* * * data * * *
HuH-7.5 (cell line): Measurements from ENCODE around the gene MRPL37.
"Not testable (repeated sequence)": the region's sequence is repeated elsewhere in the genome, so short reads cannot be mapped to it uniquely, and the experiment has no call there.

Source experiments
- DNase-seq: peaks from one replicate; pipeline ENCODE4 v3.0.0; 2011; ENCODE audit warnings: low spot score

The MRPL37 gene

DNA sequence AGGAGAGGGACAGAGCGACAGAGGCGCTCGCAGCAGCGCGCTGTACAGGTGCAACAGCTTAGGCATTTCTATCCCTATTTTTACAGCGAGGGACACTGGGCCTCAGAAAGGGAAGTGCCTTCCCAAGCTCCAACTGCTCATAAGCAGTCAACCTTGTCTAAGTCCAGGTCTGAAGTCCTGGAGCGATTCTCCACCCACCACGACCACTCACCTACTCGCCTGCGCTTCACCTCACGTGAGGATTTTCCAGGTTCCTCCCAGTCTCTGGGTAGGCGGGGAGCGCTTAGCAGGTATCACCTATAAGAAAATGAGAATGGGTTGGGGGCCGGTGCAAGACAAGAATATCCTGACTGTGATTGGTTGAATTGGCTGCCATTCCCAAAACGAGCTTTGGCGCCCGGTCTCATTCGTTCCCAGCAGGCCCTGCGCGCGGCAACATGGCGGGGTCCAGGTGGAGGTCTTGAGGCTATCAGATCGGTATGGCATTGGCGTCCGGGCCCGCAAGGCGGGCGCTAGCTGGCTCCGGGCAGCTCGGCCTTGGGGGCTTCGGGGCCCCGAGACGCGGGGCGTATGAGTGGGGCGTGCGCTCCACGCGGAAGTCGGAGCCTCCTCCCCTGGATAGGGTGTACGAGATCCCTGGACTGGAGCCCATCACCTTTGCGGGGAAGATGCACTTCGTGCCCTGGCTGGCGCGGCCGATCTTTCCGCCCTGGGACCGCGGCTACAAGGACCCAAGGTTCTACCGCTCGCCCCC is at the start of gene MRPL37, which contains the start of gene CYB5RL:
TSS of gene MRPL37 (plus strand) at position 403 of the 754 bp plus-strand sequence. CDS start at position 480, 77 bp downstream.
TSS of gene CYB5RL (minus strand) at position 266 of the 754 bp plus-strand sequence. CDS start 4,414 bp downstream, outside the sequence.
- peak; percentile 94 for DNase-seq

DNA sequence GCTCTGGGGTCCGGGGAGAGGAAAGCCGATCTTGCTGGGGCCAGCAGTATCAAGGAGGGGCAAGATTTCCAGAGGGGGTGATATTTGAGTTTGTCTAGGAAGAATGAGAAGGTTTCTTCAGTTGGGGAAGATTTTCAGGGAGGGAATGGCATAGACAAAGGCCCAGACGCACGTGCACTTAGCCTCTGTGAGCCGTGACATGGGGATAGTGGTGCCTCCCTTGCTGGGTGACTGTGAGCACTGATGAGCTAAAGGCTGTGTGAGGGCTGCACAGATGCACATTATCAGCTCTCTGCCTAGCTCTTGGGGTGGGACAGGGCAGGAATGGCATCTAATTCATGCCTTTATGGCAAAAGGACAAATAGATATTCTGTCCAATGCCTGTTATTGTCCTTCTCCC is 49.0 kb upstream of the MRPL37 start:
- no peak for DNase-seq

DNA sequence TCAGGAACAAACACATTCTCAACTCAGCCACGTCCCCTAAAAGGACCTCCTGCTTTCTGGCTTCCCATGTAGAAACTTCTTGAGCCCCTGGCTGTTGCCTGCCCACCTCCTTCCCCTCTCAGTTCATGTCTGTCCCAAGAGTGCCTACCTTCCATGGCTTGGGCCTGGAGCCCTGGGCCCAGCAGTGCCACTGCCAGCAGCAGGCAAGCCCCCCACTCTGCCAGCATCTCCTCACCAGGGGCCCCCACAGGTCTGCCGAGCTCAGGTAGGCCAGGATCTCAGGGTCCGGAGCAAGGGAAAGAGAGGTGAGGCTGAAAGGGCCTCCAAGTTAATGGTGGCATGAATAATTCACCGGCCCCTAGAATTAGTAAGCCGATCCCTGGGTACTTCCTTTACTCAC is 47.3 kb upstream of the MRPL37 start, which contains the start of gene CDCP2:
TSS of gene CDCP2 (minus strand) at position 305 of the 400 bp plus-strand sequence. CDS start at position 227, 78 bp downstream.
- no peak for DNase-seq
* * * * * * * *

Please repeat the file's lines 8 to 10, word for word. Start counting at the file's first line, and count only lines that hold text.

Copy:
TSS of gene CYB5RL (minus strand) at position 266 of the 754 bp plus-strand sequence. CDS start 4,414 bp downstream, outside the sequence.
- peak; percentile 94 for DNase-seq

DNA sequence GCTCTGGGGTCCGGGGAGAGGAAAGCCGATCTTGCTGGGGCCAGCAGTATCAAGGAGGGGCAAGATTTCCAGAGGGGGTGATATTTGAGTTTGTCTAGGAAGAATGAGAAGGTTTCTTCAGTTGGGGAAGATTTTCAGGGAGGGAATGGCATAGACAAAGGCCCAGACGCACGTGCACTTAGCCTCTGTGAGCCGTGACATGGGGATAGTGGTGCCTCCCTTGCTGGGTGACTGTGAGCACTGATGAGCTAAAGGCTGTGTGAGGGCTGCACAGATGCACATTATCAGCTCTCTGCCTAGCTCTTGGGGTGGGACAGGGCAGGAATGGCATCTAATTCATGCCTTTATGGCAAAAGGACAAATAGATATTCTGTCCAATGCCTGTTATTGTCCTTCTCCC is 49.0 kb upstream of the MRPL37 start: